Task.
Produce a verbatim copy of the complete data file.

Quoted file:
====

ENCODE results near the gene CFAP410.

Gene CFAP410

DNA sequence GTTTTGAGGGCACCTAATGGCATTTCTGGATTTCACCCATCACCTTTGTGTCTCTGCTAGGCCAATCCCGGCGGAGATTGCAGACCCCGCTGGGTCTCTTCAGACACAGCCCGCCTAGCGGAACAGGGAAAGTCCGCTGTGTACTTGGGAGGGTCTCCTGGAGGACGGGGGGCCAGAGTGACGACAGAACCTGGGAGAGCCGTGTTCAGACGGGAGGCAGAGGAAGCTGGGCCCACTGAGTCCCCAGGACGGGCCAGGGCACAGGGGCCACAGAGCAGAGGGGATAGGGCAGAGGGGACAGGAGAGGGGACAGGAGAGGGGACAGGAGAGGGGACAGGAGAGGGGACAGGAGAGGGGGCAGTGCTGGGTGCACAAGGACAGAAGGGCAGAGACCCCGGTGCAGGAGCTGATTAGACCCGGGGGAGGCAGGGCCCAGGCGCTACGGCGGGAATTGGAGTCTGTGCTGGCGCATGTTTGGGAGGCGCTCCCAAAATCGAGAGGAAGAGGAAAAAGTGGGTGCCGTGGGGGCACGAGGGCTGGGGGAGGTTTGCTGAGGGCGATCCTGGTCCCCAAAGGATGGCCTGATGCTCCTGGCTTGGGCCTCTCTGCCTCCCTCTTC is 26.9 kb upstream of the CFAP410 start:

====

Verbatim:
ENCODE results near the gene CFAP410.

Gene CFAP410

DNA sequence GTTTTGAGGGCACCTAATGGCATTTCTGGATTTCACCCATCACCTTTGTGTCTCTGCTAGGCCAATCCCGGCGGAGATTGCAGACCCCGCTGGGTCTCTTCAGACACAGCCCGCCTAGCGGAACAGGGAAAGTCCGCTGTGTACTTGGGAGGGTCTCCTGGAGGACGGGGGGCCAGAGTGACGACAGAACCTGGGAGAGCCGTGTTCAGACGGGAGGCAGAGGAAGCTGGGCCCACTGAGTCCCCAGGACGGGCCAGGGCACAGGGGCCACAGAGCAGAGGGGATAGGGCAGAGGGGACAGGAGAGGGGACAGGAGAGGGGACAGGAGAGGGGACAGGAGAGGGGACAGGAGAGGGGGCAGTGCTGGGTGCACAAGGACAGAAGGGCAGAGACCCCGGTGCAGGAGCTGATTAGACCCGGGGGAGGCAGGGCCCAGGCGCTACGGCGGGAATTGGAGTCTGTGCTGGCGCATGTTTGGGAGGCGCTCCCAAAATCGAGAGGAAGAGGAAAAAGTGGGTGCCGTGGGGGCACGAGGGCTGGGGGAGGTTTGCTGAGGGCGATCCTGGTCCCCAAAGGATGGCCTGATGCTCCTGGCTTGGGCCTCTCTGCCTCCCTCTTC is 26.9 kb upstream of the CFAP410 start: